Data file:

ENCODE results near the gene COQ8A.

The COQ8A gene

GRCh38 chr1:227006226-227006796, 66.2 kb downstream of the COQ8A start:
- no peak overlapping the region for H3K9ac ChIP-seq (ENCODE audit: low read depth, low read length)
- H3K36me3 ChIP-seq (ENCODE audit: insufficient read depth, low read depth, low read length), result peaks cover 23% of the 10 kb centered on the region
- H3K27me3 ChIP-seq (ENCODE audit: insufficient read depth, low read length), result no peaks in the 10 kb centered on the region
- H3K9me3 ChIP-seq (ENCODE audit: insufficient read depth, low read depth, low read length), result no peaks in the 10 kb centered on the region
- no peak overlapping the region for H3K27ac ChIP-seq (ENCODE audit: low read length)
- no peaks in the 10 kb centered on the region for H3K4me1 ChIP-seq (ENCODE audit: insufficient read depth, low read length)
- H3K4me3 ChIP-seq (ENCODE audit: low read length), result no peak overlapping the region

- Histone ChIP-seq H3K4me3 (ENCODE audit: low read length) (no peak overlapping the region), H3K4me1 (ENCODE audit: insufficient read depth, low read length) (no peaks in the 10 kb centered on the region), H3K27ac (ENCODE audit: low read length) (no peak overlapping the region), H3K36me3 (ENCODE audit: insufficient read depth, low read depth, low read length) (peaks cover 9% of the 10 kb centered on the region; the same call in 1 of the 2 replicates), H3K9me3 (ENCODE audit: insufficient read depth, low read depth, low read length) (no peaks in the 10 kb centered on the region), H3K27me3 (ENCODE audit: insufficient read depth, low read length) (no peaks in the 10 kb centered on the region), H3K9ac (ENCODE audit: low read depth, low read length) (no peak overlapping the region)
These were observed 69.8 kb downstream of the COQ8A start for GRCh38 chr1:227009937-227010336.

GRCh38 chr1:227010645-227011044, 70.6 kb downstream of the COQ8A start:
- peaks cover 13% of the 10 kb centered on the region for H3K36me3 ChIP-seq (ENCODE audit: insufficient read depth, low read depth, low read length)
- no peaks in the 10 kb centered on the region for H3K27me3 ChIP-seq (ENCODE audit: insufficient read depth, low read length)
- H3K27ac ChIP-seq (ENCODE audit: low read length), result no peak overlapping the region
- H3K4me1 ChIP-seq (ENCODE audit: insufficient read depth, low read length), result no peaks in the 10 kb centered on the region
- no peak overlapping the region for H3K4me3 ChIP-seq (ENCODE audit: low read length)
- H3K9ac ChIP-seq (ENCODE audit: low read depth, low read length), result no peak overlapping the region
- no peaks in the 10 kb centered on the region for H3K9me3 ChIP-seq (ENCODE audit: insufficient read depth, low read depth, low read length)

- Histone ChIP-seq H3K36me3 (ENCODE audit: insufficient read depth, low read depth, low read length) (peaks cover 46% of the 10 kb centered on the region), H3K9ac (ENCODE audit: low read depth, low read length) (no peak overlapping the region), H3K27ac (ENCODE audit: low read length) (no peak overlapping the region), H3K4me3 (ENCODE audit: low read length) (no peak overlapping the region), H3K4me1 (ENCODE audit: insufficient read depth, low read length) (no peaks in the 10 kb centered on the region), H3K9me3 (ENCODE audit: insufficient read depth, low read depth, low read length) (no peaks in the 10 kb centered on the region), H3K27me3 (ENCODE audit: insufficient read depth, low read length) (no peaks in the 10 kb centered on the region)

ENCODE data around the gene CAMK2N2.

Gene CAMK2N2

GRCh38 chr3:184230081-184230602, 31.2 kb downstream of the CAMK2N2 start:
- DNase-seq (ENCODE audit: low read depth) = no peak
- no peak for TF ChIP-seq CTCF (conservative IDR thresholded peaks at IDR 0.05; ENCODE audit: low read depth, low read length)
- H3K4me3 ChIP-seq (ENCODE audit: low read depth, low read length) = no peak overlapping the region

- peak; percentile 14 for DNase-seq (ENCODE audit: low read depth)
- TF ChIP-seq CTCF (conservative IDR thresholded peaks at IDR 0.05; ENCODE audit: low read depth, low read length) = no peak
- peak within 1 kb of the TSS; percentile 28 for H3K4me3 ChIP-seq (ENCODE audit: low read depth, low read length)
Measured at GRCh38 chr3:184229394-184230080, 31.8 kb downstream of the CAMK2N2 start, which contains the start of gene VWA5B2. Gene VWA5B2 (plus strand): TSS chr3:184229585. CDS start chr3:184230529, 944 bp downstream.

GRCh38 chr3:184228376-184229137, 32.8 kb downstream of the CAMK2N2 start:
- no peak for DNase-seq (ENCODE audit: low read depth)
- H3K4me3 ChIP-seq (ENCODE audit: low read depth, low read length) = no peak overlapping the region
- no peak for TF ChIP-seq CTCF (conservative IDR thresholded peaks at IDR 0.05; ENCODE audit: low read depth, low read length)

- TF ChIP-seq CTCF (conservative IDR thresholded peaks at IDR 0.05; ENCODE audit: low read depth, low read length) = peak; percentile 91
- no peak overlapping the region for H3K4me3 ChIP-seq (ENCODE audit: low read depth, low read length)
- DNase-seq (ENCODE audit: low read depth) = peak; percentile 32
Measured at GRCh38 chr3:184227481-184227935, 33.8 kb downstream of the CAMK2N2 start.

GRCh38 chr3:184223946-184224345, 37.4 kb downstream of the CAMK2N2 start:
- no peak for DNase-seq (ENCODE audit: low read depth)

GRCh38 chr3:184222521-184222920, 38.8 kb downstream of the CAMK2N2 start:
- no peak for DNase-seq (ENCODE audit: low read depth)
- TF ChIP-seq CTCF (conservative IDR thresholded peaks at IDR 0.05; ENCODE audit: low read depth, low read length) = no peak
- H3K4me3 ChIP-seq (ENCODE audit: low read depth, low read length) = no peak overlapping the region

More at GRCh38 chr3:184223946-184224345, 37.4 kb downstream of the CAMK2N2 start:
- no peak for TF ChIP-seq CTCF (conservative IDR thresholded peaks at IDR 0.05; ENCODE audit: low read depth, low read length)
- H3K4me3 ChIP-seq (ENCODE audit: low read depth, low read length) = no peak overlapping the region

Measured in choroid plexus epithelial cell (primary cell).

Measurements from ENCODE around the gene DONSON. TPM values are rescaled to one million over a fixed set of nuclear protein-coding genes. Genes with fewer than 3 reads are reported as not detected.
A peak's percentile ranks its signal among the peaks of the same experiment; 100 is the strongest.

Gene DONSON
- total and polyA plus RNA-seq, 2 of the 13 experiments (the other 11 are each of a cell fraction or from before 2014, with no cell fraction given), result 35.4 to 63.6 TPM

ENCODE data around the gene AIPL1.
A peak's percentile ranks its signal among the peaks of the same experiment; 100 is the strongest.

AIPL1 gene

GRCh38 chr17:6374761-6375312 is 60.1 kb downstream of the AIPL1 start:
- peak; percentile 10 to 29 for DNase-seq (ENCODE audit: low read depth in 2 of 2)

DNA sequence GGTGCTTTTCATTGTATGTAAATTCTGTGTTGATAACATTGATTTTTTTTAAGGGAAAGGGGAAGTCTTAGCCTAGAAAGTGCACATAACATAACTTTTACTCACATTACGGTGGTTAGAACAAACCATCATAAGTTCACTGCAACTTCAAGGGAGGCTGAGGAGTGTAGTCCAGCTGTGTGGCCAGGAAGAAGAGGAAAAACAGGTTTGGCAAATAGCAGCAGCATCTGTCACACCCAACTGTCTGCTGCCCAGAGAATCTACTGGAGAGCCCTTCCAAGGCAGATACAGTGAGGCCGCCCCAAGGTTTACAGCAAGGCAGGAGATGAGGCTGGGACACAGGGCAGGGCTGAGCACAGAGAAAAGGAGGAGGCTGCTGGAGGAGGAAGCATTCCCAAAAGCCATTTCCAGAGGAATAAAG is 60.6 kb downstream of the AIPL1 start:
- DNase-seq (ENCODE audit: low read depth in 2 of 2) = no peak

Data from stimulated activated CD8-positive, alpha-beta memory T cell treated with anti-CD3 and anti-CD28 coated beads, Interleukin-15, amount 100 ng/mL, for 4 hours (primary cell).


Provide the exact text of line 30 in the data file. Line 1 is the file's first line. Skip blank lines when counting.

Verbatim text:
- peak within 1 kb of the TSS; percentile 28 for H3K4me3 ChIP-seq (ENCODE audit: low read depth, low read length)